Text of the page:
In a talk he gave in 2007, (available from here: http://www.senscot.net/view_news.php?viewid=6781) Edgar Cahn, the founder of the Timebank movement (http://www.timebanks.org/about) described two economies: the monetary economy and what he describes as the Core Economy. The first is monetarized and has 2 major components: the private, market economy & the public purpose economy (government & philanthropy). The second is not monetarized and includes family, neighbourhood, community, civil society. It has been estimated that at least 40% of economic activity takes place in the Core Economy and is not reflected in GDP.
That economy, the Core Economy, uses a different production model and a different distribution model from the Market Economy
There is no family that I know where someone holds up a drumstick and asks: what am I bid for this – or divides the mashed potatoes based on the market value of the tasks performed (walking the dog, putting the garbage out.)
In a study of Chicago neighbourhoods (http://www.icpsr.umich.edu/PHDCN/) extending over more than 15 years, Dr Felton Earls found that the biggest single influence on the health and well-being of both individuals and neighbourhoods was the capacity of local people to act together on matters of common concern – whether improving a piece of derelict land or dealing with rowdy teenagers on a street corner. The term he coined for this is ‘collective efficacy’, a rather dry sociological term for an important concept. You can read more about it here: http://www.wjh.harvard.edu/soc/faculty/sampson/articles/2004_NewEc.pdf
A colleague working on the same project is Professor Robert Sampson. You can read more about him and directly access many papers here: http://www.wjh.harvard.edu/soc/faculty/sampson/
I don’t think anyone would dispute that successful community action of the sort described by Professor Earls adds value to the community and hence to the lives of the individuals in it, even if that value cannot be monetarised in any formal sense (although perhaps there is some impact in the form of property prices). What does this mean for community action? Edgar Cahn draws an analogy between this sort of activity in the ‘core economy’ and your PC operating system. When Windows fails, no amount of fiddling with your word processor will restore your PC to health. So with society; when the core economy fails, no amount of experts – whether planners, police or politicians – can restore it. Massive professional service programmes, huge redevelopment schemes with capital investment for physical reconstruction may appear to be highly successful but almost always fail to deal with the real issues of the core economy. In Cahn’s language, what is needed is to rebuild the operating system.
What does this Core Economy do? What DOES any economy do? It produces and it distributes.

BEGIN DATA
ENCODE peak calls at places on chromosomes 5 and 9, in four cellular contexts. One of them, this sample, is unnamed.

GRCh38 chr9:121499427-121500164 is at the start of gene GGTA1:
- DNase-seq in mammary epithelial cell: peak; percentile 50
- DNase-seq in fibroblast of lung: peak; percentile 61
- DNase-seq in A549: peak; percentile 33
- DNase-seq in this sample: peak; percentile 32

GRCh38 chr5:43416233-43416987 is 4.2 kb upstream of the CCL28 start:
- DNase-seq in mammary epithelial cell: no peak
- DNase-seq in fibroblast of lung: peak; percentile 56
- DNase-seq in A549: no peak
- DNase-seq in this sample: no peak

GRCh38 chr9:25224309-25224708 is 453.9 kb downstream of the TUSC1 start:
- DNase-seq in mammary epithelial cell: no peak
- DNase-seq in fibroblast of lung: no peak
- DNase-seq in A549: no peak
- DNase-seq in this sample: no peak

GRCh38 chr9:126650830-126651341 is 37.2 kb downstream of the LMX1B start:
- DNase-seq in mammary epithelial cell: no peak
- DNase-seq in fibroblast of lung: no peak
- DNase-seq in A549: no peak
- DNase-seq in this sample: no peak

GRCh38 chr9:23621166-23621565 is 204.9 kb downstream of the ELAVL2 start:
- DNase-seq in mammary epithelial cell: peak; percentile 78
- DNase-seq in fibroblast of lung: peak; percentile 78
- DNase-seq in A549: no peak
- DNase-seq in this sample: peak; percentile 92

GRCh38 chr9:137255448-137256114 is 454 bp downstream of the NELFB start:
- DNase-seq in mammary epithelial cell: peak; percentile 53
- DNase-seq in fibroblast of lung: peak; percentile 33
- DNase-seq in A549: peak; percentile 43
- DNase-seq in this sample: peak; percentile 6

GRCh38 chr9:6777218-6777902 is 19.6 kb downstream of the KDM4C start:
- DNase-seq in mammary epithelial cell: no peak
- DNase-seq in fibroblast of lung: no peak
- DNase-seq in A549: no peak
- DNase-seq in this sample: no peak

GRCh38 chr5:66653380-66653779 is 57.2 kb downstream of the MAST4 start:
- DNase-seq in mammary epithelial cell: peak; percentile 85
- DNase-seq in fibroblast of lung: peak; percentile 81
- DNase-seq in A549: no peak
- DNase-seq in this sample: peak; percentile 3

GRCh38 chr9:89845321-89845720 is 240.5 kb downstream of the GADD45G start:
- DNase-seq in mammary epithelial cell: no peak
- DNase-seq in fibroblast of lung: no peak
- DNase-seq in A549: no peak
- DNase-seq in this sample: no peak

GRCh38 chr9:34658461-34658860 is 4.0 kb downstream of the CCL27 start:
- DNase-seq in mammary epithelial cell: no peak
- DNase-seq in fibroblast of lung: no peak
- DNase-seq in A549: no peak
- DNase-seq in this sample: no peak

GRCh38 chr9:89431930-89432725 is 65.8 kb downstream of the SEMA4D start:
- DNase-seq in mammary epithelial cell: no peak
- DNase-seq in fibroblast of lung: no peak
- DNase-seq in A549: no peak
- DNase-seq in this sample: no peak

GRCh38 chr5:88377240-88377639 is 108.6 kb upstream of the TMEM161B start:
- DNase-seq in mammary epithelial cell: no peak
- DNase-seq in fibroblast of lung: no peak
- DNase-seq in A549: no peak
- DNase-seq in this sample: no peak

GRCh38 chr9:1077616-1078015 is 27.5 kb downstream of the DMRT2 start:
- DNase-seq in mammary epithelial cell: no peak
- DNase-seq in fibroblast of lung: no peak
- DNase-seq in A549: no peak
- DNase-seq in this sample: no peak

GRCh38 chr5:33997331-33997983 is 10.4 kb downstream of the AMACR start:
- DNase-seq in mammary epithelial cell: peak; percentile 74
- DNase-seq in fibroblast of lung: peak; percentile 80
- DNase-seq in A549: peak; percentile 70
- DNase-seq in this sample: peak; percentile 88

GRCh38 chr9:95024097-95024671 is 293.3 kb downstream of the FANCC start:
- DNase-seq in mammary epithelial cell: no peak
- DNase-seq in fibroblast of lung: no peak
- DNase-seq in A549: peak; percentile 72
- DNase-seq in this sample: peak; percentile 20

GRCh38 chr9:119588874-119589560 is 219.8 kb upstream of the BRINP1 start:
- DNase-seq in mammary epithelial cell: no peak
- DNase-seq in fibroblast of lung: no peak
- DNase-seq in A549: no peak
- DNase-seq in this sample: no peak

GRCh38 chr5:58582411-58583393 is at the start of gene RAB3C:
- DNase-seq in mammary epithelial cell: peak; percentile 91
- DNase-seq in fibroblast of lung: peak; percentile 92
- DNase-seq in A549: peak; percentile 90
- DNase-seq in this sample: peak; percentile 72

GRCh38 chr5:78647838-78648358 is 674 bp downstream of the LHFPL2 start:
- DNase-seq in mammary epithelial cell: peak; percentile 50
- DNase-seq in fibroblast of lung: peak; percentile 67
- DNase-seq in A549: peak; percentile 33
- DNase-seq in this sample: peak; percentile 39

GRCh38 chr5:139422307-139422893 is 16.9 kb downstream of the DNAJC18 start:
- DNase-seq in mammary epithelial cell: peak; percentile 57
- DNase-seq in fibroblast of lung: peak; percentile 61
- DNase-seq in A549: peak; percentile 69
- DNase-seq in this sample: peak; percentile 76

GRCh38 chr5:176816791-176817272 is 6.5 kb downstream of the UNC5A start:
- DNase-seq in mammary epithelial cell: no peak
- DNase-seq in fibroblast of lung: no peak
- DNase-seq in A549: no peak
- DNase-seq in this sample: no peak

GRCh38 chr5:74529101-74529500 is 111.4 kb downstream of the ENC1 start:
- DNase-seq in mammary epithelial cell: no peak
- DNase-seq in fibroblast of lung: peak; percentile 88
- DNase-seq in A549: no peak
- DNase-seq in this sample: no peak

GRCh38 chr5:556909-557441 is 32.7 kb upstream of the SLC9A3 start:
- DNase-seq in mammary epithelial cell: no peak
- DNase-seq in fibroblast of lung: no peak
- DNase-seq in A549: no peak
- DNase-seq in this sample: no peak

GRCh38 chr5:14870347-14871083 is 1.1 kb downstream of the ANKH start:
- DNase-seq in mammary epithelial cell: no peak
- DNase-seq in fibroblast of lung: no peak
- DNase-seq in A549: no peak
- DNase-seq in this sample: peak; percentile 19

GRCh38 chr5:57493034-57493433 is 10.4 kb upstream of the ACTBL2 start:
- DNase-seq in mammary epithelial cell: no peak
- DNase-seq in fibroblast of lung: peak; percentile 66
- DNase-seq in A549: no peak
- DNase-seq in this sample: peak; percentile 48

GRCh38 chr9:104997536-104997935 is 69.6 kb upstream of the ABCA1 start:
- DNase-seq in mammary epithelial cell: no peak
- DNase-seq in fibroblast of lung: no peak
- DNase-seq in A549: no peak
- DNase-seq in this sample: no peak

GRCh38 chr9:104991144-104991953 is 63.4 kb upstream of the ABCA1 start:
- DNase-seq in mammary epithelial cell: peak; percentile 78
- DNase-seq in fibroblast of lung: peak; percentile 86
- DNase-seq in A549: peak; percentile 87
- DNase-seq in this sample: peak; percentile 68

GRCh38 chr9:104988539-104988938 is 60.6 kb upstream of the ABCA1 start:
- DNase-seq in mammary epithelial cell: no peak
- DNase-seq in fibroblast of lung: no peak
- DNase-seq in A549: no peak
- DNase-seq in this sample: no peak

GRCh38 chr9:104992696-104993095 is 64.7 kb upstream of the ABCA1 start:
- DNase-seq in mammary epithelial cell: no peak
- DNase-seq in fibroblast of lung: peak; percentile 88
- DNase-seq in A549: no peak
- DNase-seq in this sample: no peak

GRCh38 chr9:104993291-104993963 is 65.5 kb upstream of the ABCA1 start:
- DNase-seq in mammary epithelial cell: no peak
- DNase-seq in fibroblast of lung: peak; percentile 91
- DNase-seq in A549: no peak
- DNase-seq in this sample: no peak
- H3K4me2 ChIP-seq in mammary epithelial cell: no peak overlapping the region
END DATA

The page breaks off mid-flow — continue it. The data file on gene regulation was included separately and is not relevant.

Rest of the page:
So what does this economy produce and what does it distribute?
Infants, Children, teenagers and peer groups, families, care for seniors.
It produces safe vibrant neighborhoods, community, democracy, civil society
It produces love and caring and coming to each other’s rescue and sharing 24-7.
If Cahn is right, what does this mean for action in the community and by the community?
Most of us at some stage will have come up against accusations that the community groups in which we work are ‘un-democratic’. I know I have, many times. While I suppose it is the nature of politicians generally to want to do things, there is too often general mistrust of any group trying to do things for themselves rather than waiting for the local Council. This is more serious than simple petty mindedness. It impinges on the legitimacy of community-based action – action by and for local people.
We can examine what is really going on by considering a simple example. When an organisation like say Marlborough Area Development Trust (http://www.madt.co.uk/) acts, what is going on? In what way is that action different when Wiltshire Council takes it? (The choice of organisations is purely for illustration purposes – please don’t draw any conclusions from my choice.)
There may of course be differences in the quality of the action and there may also be different choices made in the first instance – in other words local authorities may choose to act in different ways to local development trusts. However, common sense would surely say that for a given course of action there is no intrinsic difference caused by that action being taken by different organisations. So – is there anything in the idea that action by the local authority is in some way more ‘democratic’ than action by a community group? My belief is that there is not. Accusations of lack of democracy are almost always special pleading in favour of a competing organisation. The only valid criticism would address not the structure of the organisation, but what it does.